Accounting Principles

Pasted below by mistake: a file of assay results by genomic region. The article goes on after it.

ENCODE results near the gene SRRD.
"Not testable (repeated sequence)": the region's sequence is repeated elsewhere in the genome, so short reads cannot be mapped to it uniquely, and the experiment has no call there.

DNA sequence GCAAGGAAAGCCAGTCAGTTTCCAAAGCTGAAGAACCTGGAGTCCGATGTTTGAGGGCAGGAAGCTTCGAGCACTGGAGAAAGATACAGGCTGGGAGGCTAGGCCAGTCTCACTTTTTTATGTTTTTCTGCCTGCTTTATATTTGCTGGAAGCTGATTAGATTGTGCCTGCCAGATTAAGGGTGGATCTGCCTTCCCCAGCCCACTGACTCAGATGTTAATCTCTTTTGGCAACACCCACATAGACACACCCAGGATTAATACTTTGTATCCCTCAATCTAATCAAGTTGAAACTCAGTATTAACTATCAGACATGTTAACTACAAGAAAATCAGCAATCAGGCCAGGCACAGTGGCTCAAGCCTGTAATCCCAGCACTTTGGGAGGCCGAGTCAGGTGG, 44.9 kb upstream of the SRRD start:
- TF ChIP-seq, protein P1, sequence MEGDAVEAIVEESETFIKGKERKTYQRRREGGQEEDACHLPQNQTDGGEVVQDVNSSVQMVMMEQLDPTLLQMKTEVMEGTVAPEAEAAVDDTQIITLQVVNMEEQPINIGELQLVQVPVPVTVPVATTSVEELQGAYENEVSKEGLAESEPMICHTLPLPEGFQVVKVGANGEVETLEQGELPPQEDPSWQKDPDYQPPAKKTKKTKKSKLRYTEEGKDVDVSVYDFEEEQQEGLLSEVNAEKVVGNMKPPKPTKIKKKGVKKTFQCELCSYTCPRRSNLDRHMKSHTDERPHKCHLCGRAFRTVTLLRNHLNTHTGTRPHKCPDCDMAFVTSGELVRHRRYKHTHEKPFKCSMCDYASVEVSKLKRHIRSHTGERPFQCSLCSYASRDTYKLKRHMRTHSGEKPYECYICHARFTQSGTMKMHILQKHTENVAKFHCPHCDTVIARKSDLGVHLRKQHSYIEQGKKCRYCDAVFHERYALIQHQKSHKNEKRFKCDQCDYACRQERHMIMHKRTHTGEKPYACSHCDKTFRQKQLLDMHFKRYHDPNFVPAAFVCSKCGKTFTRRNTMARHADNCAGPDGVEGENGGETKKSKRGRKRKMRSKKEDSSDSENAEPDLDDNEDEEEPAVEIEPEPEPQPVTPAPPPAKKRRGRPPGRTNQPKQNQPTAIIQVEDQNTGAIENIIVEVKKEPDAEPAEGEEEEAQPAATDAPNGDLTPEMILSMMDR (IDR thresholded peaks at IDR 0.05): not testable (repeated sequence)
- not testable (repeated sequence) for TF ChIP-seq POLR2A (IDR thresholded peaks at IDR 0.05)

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In the U.S., Generally Accepted Accounting Principles are accounting rules used to prepare, present, and report financial statements for a wide variety of entities, including publicly traded and privately held companies, non-profit organizations, and governments. The term is usually confined to the United States; hence it is commonly abbreviated as US GAAP or simply GAAP. However, in the theoretical sense, Generally Accepted Accounting Principles encompass the entire industry of accounting, and not only the United States. Outside the academic context, GAAP means US GAAP. The following are basic objectives of the GAAP: provide information that is useful to present to potential investors, creditors, and other individuals in making rational investment and credit, provide information about economic resources, the claims to those resources, and the changes in them, assist in making financial decisions, assist in making long term decisions, improve the performance of the business, and maintain records. IFRS are used in many parts of the world, including the European Union, India, Hong Kong, Australia, Malaysia, Pakistan, GCC countries, Russia, South Africa, Singapore, and Turkey. As of August 2008, more than 113 countries around the world, including all of Europe, currently require or permit IFRS reporting and 85 require IFRS reporting for all domestic, listed companies according to the U.S. Securities and Exchange Commission. It is generally expected that IFRS adoption
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